The problem is that for the church to be effective it needs to be a verb instead of a noun. We are a verb when we take the gospel to people, baptizing, and teaching. This commission applies until the end of the world, because Christ is always with us. The last group of disciples died before the first century. However, He is with us if we evangelize, baptize and disciple people.

Baptism is an ordinance the church practices as an act of obedience, and it symbolizes the incorporation of the new believer into the body of Christ—the church. How can the church be the church if we fail to do the second thing Christ commanded us to do in the Great Commission?

There is strength in delegation. If you had 12 disciples go bad and even one stays true, you have not wasted your time. There are many things I don’t want to be affiliated with if I am in a universal, invisible church, but the Great Commission is accomplished through the local church.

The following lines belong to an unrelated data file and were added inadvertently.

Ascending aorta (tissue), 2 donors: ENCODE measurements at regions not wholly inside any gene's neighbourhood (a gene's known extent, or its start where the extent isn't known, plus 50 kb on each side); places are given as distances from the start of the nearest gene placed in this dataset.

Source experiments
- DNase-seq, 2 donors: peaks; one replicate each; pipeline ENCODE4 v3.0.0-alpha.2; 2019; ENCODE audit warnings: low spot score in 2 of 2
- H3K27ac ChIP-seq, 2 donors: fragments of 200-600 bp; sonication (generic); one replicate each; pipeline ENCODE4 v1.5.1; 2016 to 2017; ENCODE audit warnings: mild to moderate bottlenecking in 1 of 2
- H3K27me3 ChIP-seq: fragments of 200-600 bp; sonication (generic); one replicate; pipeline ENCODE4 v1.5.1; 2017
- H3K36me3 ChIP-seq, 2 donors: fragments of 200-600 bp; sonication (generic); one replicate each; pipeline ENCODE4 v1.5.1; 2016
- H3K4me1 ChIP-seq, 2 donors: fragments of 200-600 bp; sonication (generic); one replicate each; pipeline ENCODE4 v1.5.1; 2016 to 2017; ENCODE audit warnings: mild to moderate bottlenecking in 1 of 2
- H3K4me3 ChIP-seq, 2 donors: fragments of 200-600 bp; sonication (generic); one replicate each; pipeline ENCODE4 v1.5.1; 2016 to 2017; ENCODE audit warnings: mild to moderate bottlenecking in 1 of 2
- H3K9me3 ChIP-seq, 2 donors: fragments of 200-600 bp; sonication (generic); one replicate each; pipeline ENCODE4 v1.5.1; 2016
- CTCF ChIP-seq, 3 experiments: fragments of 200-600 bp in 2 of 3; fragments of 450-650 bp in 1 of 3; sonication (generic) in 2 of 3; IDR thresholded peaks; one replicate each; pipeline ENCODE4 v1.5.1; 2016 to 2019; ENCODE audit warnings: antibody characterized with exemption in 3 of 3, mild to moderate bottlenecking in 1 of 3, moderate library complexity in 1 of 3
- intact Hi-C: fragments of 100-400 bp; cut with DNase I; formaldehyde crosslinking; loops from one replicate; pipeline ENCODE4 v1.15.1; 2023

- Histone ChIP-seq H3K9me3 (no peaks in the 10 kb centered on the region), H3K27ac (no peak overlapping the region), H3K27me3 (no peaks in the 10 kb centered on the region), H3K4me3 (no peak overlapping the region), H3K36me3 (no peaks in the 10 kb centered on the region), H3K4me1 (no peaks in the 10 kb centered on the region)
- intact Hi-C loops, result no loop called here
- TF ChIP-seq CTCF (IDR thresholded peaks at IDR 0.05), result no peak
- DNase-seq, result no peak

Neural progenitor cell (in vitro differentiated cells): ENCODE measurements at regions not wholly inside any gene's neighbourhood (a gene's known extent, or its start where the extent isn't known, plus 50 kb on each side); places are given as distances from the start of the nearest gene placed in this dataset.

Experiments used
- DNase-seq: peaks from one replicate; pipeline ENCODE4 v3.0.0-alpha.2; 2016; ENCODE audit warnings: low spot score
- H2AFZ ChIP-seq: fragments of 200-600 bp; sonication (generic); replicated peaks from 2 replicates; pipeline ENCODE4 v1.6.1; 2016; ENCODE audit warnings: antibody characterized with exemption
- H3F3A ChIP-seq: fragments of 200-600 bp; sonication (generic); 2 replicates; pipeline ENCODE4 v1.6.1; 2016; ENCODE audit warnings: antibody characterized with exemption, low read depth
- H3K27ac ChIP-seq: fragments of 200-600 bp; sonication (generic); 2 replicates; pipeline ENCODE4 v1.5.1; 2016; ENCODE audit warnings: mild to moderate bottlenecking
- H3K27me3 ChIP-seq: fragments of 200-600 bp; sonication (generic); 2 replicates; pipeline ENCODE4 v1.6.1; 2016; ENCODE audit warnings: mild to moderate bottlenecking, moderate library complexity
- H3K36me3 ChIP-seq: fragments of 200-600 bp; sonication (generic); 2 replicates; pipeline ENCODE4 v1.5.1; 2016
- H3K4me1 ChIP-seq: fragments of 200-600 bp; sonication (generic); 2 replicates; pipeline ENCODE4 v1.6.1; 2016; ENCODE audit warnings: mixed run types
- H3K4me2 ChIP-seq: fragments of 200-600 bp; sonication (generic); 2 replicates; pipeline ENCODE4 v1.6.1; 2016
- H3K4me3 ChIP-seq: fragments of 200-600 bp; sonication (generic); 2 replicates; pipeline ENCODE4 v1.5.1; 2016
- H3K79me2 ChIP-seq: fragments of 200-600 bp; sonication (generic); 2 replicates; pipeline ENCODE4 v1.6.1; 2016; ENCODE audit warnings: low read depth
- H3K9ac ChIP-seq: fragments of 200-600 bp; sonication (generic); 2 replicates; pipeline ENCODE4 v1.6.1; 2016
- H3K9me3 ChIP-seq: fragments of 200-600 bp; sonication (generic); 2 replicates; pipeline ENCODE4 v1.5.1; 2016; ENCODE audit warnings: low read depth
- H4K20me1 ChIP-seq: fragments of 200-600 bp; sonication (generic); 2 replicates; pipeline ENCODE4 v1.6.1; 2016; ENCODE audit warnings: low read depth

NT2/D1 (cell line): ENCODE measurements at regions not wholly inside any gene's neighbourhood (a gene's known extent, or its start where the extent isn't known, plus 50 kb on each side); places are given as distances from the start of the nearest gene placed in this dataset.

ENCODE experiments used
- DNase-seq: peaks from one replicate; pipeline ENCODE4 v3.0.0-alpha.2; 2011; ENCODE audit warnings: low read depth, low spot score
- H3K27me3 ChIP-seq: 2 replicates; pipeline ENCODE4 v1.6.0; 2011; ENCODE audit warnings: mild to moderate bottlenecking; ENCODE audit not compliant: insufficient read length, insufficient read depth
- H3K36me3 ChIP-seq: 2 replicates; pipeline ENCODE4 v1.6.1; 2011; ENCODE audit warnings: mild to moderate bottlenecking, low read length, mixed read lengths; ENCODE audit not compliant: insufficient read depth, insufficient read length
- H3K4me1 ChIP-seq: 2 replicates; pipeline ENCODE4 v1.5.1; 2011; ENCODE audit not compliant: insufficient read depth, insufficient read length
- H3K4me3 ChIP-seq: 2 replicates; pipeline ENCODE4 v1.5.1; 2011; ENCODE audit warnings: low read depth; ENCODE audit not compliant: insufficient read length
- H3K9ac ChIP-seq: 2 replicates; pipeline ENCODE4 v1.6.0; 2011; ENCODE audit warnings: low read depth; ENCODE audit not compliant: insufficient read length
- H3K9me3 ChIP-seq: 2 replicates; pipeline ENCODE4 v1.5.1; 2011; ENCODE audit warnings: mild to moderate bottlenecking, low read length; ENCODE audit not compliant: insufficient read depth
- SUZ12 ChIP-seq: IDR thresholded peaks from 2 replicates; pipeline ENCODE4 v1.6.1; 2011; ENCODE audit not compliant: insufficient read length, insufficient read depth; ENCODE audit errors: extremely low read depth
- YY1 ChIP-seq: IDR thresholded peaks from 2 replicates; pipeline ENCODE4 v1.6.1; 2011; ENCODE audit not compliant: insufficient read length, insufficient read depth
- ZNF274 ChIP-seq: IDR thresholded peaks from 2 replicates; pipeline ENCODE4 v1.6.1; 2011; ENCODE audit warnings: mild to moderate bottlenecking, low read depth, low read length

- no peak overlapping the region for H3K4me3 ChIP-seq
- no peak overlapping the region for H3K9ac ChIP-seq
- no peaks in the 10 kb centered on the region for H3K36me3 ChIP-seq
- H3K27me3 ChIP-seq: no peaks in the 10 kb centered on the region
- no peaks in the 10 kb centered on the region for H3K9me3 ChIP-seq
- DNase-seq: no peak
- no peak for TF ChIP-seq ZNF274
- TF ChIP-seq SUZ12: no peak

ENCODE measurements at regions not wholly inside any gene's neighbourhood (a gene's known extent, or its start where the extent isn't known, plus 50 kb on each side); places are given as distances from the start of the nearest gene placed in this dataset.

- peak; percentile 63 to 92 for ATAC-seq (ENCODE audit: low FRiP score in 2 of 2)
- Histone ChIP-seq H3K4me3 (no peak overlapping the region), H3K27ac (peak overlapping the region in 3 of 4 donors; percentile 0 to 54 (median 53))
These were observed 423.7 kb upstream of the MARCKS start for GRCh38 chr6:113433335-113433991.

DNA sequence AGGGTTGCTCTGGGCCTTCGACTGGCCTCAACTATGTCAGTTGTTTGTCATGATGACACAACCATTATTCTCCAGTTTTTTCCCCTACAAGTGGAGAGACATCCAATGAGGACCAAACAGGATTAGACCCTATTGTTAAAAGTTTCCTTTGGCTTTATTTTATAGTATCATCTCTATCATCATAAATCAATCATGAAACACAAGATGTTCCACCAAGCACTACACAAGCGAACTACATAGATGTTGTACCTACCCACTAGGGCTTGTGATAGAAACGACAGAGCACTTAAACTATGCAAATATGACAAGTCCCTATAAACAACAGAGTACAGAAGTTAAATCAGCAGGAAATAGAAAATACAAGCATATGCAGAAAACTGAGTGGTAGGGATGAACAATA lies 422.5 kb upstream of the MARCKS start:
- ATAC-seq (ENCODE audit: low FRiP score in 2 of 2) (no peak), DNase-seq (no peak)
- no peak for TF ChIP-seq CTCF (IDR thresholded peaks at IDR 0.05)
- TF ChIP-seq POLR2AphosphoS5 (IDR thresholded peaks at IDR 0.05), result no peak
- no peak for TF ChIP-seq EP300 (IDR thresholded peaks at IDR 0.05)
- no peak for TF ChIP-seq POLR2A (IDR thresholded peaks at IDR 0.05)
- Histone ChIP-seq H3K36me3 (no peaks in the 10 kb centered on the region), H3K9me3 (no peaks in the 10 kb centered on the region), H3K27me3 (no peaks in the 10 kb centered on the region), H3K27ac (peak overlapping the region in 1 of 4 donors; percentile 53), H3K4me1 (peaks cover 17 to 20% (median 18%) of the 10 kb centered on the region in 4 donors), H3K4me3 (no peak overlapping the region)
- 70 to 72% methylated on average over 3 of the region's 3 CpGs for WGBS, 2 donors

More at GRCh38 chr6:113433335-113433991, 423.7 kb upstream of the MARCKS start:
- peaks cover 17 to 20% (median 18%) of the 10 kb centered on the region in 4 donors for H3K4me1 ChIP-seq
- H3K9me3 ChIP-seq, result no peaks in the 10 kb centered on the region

Why is it important to believe in a local church free from government and ecclesiastical interference?  Felix Manz was drowned in Lake Geneva in 1525. Why, because he baptized believers only and refused to have the babies of his congregation baptized. The law said everyone was in the state reformed church instead of freely letting them chose.

Will we function as the body of Christ in the world today? When we understand who we are and what we need to be doing, we should be Christ’s body whatever we do.

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The Church is visible only when it shows forth the Presence of Our Lord, in a way that is unmistakable for the whole world to see.


When I think of the church in terms of what St. Paul said, I think of two things. First, there’s the local assembly of believers. Then there’s the universal church: all believers of all time. I think we must recognize both definitions.